Most worship leaders tend to focus predominantly on the musical side of worship and forget that they have the responsibility of communicating with the congregation. When it comes time to speaking from the stage, oftentimes they simply wing it and the result is not good. Think about the pastor who teaches the message during the service. Do you think he simply says whatever comes to his mind right then and there? Of course not! He has a rehearsed message that he wants to get across to the congregation and makes sure whatever he says is clear and concise. Just like the teaching pastor, make it a habit to think through and visualize what you are going to say before it comes time to say it in the service. Here are five service elements to consider:
Many churches start off the service with songs of worship, which means you as the worship leader may be the first person from the stage that welcomes the congregation and invites them into musical worship. It is for this reason that it is important to think through what you are going to say. Be invitational and energetic in your welcome as this will set the tone of the service. Here is an example of how you could construct your welcome:
Good morning! Welcome to ________ church. We are glad you are here with us today! We are going to start today’s service by worshipping God through song. In Psalm 98:4 says to “shout to the LORD, all the earth; break out in praise and sing for joy!” We would like to invite you to stand and sing with us as we worship our awesome God together.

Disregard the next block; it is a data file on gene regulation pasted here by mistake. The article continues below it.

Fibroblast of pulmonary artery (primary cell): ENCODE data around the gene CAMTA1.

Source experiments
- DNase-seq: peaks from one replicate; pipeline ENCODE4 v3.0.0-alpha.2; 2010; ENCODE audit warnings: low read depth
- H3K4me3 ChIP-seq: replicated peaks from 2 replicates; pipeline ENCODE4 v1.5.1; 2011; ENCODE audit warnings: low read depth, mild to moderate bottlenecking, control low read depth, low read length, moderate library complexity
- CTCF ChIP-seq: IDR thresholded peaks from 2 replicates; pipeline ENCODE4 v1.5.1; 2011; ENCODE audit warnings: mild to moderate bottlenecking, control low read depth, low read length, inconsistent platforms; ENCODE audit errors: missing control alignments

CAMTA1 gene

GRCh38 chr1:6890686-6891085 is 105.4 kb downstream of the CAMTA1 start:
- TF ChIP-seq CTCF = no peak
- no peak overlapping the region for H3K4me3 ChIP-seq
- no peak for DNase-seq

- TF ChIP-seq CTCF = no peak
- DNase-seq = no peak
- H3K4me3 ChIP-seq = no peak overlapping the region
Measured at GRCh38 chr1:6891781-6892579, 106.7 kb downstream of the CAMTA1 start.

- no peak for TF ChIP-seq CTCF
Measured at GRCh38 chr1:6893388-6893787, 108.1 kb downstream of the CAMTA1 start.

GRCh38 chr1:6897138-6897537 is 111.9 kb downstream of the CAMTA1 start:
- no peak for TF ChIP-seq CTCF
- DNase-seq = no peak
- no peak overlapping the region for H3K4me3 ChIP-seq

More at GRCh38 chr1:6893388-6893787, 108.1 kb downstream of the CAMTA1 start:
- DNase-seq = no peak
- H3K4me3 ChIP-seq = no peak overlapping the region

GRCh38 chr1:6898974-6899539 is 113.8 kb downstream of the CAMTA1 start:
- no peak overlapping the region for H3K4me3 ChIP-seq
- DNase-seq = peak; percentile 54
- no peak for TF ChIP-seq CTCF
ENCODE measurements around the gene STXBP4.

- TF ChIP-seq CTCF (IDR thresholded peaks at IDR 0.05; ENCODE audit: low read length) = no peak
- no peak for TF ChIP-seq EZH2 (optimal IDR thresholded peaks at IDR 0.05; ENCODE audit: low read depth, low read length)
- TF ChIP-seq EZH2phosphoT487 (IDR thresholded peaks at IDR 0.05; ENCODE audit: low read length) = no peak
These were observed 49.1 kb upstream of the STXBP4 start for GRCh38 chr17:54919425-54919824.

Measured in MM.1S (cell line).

Christians will already have a good idea of what is going on, but a guest may have little idea of what is going on. It is for this reason that you should welcome everyone as if they were coming for the first time and explain the reasons for gathering. One of the best ways to do this is by reading scripture and giving a precise biblical prescription for worship. Psalm 92:1-5, Psalm 95:1-7, and Psalm 96:1-13 are excellent options of openings scripture readings for a call to worship.
Oftentimes worship leaders might say in their congregational welcome, “Please stand and worship as you feel led.” There are a couple of problems with this. First, while it is freeing for some to have options on how they might worship corporately, to a guest it is actually quite confusing as to what it means to worship as they feel “led.” The whole concept of worship is new to them! The second problem is that while it’s considerate to leave room for people to worship freely, it doesn’t actually lead them somewhere intentional. You certainly don’t want to be dogmatic or dictator-like with your leadership and command people to do anything. Instead, be decisive, clear and instructive with your leadership and take them on a journey. The response listed above is an example of an effective welcome you could use for it is concise, compelling, and clear.
Prayer or Bible Verse
The beginning of the service (after the welcome) is a great place to pray or read a Bible verse. Perhaps the most important jobs of the worship leader is to help people explore God’s goodness and nature through seeing clearly and responding appropriately to the person of Jesus. This happens in large part through the songs we sing. It can be awkward to stand up and sing without saying anything else, so leading a congregational prayer or reading a bible verse can really help in drawing people’s attention toward God. Sometimes this can happen spontaneously but plan to add either of these elements because it will become more clear and eloquent.
Explanation of a Lyric